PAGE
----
Magazine article The Sondheim Review

Navigating in the Post-Sondheim Era

Magazine article The Sondheim Review

Navigating in the Post-Sondheim Era

Article excerpt

Like others who have written for this series, I'm an avowed Sondheim fanatic, and I credit him as the biggest influence on my work. Of course, you probably have no idea who I am.

I am an emerging playwright/composer from Winnipeg, Canada, and a musical of mine, Bloodless: The Trial of Burke and Hare, was recently given a high-profile professional debut in Toronto. The Sondheim Review sussed out that I was a Sondheim acolyte from a newspaper interview I did and invited me to contribute an article - hence these words you're reading now. However, as flattered as I was that the magazine would ask an abject rookie to write for it, for a while I hadn't a clue what I was going to write about.

But I figured that, since I am indeed a musical theatre rookie, I would write from a rookie's point of view. Specifically, I'd discuss the challenges of emerging writers developing their craft and their voice in the current musical theatre climate, which some critics have dubbed the "post-Sondheim" era.

Post-Sondheim? Composers like Adam Guettel and Michael John LaChiusa have been described as post-Sondheim composers. But what does that mean? What are the prerequisites for entry into that club? Or is that just a term critics invented to sound smart? Well, for me, "post-Sondheim" is very real, something I'm grappling with as I claw my way to artistic maturity.

The term implies that history has been chopped in half and forever altered by the vision and work of a singular person. And though some may scoff at bestowing on Sondheim an importance normally reserved for great thinkers, leaders and maybe the odd messiah or two, nevertheless, he represents a great shift in the way musical theatre is used to tell stories. He certainly wasn't alone in bringing about this revolution, but he's the poster boy for it and with good reason.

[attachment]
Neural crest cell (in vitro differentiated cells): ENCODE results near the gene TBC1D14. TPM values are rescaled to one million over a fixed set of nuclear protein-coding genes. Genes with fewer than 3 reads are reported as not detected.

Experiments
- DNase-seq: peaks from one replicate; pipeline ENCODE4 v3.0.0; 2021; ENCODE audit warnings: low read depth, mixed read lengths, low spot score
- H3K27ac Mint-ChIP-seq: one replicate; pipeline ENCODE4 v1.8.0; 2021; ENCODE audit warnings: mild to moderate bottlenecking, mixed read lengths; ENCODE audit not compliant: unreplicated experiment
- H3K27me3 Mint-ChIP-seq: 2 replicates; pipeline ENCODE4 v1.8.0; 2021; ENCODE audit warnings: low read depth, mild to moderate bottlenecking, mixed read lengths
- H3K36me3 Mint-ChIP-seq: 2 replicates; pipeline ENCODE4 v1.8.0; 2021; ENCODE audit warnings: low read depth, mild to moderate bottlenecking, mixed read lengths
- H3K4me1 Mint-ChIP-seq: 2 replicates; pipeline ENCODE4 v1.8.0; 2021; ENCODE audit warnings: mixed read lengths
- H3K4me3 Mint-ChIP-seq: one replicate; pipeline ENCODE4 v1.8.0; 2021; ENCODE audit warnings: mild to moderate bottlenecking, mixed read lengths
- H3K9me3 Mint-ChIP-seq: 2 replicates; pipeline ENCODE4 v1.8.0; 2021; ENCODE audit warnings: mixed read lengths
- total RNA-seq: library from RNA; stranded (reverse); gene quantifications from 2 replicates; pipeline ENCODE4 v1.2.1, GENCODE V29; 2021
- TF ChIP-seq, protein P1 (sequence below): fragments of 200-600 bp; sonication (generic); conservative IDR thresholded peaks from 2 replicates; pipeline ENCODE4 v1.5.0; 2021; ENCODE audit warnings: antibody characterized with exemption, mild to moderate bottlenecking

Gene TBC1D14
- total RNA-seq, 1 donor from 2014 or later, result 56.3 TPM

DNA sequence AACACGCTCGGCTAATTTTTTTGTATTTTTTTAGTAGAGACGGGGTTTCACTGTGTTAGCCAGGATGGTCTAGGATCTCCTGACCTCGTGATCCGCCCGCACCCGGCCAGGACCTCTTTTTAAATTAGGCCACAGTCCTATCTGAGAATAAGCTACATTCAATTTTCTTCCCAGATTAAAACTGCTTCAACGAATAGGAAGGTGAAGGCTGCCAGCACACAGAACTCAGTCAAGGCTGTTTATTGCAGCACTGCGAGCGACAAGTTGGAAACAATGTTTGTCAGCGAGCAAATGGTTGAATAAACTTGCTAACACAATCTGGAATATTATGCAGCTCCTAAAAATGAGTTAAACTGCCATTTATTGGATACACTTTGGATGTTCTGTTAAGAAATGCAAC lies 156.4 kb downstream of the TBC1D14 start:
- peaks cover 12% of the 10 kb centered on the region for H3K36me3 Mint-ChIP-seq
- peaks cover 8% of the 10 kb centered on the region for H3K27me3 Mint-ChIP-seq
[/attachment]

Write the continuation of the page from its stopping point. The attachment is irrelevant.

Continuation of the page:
So what docs this brave new post-Sondheim world look like? What are the fruits, the lessons learned? Everyone will have different answers, all very opinionated and controversial. So for what it's worth, here's my take on the post-Sondheim world: how it is and how it should be.

My ideal post-Sondheim world is one in which the spirit of innovation flourishes and where the heightened reality of musical theatre is tapped and experimented with in newways. But these experiments can be dicey. Music and theatre are powerful storytelling tools individually, but together they are especially potent and must be handled with care, diligence and craft. It's like plutonium: You can do great things with it if you know what you're doing, and you can make a huge mess if you don't.

Sondheim is among the most competent of the plutonium-handlers. He's not perfect, as he himself frequently admits, but when it comes to diligence and craft, you'd be hard pressed to find another so dedicated. Sondheim intimately understands the nature of musical theatre and over a lifetime has explored and exploited its quirks and idiosyncrasies. For example, he discovered that rhymes with dissimilar spellings ping more brightly than similarly spelled rhymes: rougher/ tougher is a pretty ordinary pair, but rougher/suffer somehow grabs the ear more. Such details speak to the sheer depth and thoroughness of his craft and something that I as an aspiring member of the Post-Sondheim Club wish to emulate.

But like all artists at the beginning of their careers, I have to walk the fine line between reverent emulation and outright parroting. Tom Kitt, the composer of next to normal, wrote (TSR, Summer 2012) of the difficult task of "creating one's own style while incorporating the lessons contained in [Sondheim's] work. Anything else will typically lead to half-baked imitation, a rabbit hole many composers are tempted to fall into at some point."

It's good to know I'm not alone at the edge of that rabbit hole. Sondheim's influence on contemporary musical theatre can only be a good thing. But I can't help but feel that some of us up-and-comers are learning the wrong lessons. …

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